This is not because rust doesn't support dynamic linking, but because at first Redox OS didn't have a dynamic linker and when it did get one, it was too broken to use for most things. I believe it is mostly fixed now, but I am not sure.

You mean at runtime when the program starts? This code generator would depend on rustc as a whole and LLVM. In addition it would be way too slow. Depending on the dependency size it could take minutes to compile everything. This is simply infeasible.

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This is one problem that rdylib want to address.

Another problem. We want the programmer to control what is to be exported what is to be imported. And like in COM ABI we want it to be accessible from a C binary (in that case all safety check will be skipped, we rely on the C programmer to maintain the safety).

I guess being stuck to a specific compiler version for everything contribute to the brokenness.

Yes that's why I didn't recommend to include generics in the ABI.

That is exactly the set of pub items.

The specific compiler version didn't matter. What happened was that for example gcc crashed due to a certain relocation type being implemented incorrectly. Enabling dynamic linking for Redox OS would not mean making libstd dynamically linked. It would mean making the libc used by Redox OS and only libc dynamically linked. The libc uses the C abi and as such can be replaced as easily as any other libc when dynamically linking.

That would make this feature useless for pretty much every crate, including libstd exports generics, which is a crate that distribution maintainers will very likely want to swap out when a security issue is found in it.

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Not for rdylib if generics can't be exported.

This is just a symptom of compiler incompatibility, or being stuck to the compatible compilers only. But we can't prevent the compiler being evolved; we can only define a new stable format that doesn't change from version to version.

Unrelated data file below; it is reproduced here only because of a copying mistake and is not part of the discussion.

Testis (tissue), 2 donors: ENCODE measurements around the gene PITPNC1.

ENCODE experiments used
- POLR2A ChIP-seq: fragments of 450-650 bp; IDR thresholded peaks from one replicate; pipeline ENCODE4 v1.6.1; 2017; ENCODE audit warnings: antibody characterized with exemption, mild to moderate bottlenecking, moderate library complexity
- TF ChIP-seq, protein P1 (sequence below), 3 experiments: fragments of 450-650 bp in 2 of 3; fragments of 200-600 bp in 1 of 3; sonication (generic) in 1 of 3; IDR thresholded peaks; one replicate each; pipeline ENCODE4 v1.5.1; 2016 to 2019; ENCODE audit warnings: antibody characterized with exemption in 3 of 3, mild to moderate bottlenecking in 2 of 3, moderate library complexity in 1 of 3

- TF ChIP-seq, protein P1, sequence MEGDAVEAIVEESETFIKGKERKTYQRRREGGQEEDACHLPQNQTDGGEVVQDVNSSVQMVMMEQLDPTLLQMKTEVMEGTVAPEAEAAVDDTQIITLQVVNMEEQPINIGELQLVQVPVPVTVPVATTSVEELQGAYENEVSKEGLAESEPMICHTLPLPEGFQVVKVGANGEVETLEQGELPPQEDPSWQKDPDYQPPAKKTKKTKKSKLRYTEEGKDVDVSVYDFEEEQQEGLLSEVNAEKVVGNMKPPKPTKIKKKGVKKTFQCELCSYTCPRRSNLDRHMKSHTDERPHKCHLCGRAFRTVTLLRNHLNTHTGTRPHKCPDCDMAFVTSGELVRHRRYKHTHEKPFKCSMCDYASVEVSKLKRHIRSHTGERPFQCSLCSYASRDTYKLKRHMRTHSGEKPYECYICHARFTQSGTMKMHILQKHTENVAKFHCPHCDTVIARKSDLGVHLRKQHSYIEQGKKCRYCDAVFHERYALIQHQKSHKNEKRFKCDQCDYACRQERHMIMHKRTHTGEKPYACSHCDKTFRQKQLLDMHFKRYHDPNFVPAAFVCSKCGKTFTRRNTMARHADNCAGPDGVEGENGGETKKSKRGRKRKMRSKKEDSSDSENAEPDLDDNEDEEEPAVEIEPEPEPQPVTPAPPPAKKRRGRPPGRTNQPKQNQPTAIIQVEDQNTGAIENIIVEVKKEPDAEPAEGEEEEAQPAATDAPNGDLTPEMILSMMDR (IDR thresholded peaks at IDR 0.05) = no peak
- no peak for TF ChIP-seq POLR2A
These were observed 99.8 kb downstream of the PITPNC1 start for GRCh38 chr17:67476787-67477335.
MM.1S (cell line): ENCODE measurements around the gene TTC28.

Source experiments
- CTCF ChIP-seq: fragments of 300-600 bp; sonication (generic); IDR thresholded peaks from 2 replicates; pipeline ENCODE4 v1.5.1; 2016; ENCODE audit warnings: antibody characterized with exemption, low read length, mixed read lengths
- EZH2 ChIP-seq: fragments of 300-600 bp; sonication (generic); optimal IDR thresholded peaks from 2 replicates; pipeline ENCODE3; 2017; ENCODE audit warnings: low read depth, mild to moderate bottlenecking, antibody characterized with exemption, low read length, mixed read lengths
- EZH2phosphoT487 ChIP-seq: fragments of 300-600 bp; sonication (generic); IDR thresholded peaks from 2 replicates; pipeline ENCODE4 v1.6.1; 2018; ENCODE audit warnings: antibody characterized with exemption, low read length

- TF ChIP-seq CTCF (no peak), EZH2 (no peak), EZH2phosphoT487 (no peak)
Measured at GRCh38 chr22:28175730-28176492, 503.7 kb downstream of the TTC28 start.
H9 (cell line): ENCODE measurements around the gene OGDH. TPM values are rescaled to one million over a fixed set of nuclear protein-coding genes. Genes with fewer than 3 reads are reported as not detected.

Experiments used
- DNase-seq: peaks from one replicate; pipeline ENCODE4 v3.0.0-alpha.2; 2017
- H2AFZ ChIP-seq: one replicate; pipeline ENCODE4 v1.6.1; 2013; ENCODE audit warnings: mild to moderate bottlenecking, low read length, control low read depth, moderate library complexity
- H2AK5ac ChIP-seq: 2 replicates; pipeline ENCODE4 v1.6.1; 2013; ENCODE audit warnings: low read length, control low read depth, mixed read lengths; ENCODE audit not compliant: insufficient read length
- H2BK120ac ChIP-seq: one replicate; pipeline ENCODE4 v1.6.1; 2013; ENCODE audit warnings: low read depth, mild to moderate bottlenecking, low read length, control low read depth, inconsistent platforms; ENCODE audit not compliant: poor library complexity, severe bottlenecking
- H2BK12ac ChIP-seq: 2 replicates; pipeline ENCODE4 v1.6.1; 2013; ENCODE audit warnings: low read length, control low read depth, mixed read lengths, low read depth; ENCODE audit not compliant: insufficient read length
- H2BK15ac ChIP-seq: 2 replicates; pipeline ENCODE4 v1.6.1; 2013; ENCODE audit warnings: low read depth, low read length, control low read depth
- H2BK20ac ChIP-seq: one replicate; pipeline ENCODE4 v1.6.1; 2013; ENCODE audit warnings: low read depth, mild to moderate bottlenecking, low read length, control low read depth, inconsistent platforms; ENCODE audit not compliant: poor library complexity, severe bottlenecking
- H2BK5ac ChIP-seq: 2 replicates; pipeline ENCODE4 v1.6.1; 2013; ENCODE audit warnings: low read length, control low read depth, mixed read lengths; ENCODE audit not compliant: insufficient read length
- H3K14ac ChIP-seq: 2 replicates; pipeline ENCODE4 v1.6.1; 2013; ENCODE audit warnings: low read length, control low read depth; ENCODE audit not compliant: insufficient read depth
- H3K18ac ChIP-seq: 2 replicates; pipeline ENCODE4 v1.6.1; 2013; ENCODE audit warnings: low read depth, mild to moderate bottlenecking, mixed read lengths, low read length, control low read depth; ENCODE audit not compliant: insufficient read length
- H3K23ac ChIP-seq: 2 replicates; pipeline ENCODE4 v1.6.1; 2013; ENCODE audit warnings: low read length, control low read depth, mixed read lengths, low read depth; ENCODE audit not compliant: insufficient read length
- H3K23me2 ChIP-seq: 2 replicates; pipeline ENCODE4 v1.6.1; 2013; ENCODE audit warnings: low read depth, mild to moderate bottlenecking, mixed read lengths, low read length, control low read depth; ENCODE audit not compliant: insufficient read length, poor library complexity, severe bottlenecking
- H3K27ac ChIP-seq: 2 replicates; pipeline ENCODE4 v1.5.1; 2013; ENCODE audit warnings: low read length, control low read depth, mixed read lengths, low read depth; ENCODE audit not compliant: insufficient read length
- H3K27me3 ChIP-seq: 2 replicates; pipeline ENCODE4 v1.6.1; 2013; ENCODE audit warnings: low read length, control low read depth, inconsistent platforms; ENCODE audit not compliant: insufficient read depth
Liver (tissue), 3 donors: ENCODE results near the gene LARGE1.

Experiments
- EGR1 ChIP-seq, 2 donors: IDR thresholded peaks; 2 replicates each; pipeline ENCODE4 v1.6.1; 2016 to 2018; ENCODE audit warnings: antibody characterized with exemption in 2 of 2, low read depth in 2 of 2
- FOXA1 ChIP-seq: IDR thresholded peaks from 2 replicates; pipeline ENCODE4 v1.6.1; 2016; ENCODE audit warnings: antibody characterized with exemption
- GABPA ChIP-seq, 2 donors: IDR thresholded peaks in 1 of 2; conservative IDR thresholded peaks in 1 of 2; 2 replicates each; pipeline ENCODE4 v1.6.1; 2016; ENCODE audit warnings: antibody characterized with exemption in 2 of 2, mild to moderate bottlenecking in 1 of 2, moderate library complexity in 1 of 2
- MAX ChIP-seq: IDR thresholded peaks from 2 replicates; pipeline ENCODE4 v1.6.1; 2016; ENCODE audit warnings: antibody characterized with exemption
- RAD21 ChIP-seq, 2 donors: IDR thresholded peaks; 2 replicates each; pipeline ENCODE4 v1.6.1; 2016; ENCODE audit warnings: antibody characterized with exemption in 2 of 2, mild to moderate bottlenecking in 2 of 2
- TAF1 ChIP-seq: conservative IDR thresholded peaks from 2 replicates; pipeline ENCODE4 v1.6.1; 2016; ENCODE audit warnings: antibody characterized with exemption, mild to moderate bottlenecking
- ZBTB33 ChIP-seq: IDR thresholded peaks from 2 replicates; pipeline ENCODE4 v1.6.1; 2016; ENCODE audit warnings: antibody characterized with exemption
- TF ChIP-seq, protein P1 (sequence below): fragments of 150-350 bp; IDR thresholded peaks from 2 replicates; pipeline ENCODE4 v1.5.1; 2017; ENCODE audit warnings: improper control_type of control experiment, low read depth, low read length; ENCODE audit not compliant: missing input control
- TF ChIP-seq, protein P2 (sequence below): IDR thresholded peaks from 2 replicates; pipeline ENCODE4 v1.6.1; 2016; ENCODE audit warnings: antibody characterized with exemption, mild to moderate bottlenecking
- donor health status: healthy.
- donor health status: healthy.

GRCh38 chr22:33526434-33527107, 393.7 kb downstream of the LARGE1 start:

COM ABI used to be quite successful without generics. It created its own ecosystem that does not depend on system core APIs like Kernel32.dll(it is always linked through C ABI, not COM ABI), I didn't see why we couldn't do the same. Furthermore, when I said this ABI might not support generics, it does not mean it do not export specialized types and functions. So for example we can export all Vec<T> types where T is in a "native" type set. The programmer should also be able to specify that a specific variant must be exported.

Regarding Swift, it achieved API for generics by basically turning everything into dyn Trait at the API boundary, and it has extra metadata and methods in vtable for dyn to work with unsized types as sized.

https://gankra.github.io/blah/swift-abi/

Personally, I think it would be fine if Rust had partial stable ABI. Simply start by forbidding all the hard parts (no public inline, no pub const, no generics with unknown types).

https://docs.rs/abi_stable/0.9.3/abi_stable/

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This has nothing to do with compiler incompatibility. It was literally a bug in the dynamic linker of Redox OS. I have been trying to say that Redox OS not using dynamic linking has nothing to do with rustc. Static linking is much easier to implement as libc implementer. This is the only reason Redox OS had to be statically linked previously. The same would have been the case for an OS written in C.